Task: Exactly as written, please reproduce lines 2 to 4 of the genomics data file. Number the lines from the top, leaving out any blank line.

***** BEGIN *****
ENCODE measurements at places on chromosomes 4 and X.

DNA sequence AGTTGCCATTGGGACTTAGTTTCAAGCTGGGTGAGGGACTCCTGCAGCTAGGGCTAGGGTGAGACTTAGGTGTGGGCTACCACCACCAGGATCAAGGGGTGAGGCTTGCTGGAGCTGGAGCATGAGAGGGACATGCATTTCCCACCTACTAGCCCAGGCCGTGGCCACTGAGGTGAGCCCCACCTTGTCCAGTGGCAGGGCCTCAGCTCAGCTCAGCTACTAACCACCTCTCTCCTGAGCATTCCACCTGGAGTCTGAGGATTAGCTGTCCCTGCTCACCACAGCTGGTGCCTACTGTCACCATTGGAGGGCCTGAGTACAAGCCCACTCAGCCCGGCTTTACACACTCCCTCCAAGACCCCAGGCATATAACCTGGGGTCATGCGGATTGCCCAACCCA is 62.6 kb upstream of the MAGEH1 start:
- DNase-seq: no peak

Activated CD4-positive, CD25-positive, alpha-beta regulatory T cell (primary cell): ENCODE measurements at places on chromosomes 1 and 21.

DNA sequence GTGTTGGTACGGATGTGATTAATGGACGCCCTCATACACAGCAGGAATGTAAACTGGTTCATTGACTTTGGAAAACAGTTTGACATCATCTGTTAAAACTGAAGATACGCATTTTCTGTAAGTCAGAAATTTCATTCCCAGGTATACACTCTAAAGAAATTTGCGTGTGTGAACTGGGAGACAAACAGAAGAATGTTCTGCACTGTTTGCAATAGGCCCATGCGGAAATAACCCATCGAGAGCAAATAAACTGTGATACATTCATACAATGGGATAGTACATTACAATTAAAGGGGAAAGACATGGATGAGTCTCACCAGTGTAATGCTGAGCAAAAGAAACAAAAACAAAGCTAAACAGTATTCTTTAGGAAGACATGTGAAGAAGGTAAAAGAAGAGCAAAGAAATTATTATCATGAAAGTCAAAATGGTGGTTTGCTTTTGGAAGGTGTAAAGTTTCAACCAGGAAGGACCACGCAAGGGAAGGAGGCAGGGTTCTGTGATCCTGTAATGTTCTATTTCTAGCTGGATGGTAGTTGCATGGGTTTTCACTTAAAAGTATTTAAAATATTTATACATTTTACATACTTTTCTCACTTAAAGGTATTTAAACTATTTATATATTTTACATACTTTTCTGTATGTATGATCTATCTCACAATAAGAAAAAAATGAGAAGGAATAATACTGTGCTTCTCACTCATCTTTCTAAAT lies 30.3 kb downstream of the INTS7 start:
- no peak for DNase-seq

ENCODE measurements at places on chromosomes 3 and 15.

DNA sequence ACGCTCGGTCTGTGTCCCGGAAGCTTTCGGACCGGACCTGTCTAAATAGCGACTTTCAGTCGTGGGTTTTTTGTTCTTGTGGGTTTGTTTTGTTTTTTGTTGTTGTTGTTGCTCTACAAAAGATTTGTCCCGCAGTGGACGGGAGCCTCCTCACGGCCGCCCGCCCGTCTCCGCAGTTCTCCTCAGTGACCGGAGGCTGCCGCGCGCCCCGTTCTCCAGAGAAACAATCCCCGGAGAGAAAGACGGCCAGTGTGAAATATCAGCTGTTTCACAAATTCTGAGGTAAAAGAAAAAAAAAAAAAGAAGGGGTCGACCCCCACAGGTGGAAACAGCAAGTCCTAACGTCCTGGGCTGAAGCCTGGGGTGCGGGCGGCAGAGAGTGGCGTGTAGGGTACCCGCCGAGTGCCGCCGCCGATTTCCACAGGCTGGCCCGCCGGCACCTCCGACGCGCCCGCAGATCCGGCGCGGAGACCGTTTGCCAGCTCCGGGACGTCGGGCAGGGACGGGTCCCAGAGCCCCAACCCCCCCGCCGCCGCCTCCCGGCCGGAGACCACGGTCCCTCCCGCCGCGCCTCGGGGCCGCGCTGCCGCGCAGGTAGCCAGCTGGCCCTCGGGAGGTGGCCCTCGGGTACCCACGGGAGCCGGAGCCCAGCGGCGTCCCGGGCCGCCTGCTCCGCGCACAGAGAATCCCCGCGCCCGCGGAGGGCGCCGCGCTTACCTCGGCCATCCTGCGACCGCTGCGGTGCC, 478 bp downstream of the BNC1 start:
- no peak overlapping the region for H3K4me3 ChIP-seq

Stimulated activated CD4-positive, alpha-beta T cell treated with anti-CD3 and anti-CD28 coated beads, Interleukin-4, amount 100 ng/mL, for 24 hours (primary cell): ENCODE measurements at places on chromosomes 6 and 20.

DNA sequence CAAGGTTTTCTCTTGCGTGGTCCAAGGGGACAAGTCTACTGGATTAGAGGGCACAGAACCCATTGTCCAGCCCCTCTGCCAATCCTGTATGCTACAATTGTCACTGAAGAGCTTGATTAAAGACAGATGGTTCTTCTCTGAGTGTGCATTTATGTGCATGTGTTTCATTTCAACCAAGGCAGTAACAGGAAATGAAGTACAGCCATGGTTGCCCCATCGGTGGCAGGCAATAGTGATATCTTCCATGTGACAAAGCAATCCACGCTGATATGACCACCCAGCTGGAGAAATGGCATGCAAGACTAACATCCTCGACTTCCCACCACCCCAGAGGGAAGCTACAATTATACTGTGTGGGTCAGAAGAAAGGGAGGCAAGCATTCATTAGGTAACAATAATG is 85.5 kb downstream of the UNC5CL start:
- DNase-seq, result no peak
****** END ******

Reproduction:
DNA sequence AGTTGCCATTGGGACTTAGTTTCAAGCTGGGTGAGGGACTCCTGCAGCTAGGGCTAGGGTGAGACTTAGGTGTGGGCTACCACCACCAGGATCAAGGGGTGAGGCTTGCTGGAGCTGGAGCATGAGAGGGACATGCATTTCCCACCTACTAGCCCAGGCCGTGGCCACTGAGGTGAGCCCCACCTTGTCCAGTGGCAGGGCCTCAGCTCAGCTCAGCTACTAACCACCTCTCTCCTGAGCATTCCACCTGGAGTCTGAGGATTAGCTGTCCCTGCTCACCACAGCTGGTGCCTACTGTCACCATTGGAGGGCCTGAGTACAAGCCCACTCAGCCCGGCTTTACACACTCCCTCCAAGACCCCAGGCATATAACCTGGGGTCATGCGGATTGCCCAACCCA is 62.6 kb upstream of the MAGEH1 start:
- DNase-seq: no peak

Activated CD4-positive, CD25-positive, alpha-beta regulatory T cell (primary cell): ENCODE measurements at places on chromosomes 1 and 21.